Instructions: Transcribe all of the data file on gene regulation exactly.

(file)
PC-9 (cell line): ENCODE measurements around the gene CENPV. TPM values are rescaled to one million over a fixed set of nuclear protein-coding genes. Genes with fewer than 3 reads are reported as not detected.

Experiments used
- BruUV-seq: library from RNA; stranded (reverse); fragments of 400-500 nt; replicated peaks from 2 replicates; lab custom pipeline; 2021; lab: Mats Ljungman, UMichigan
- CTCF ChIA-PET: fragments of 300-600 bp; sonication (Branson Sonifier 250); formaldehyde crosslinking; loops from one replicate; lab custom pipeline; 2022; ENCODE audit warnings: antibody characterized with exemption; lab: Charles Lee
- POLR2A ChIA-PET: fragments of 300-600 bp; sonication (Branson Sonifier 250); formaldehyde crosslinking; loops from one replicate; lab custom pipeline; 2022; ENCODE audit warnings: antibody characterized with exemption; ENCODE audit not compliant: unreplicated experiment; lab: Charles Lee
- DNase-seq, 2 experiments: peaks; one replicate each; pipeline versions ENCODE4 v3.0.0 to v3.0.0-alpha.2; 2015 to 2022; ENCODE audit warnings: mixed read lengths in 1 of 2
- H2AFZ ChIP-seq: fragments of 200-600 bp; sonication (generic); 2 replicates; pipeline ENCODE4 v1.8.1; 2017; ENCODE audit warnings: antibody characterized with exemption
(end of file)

PC-9 (cell line): ENCODE measurements around the gene CENPV. TPM values are rescaled to one million over a fixed set of nuclear protein-coding genes. Genes with fewer than 3 reads are reported as not detected.

Experiments used
- BruUV-seq: library from RNA; stranded (reverse); fragments of 400-500 nt; replicated peaks from 2 replicates; lab custom pipeline; 2021; lab: Mats Ljungman, UMichigan
- CTCF ChIA-PET: fragments of 300-600 bp; sonication (Branson Sonifier 250); formaldehyde crosslinking; loops from one replicate; lab custom pipeline; 2022; ENCODE audit warnings: antibody characterized with exemption; lab: Charles Lee
- POLR2A ChIA-PET: fragments of 300-600 bp; sonication (Branson Sonifier 250); formaldehyde crosslinking; loops from one replicate; lab custom pipeline; 2022; ENCODE audit warnings: antibody characterized with exemption; ENCODE audit not compliant: unreplicated experiment; lab: Charles Lee
- DNase-seq, 2 experiments: peaks; one replicate each; pipeline versions ENCODE4 v3.0.0 to v3.0.0-alpha.2; 2015 to 2022; ENCODE audit warnings: mixed read lengths in 1 of 2
- H2AFZ ChIP-seq: fragments of 200-600 bp; sonication (generic); 2 replicates; pipeline ENCODE4 v1.8.1; 2017; ENCODE audit warnings: antibody characterized with exemption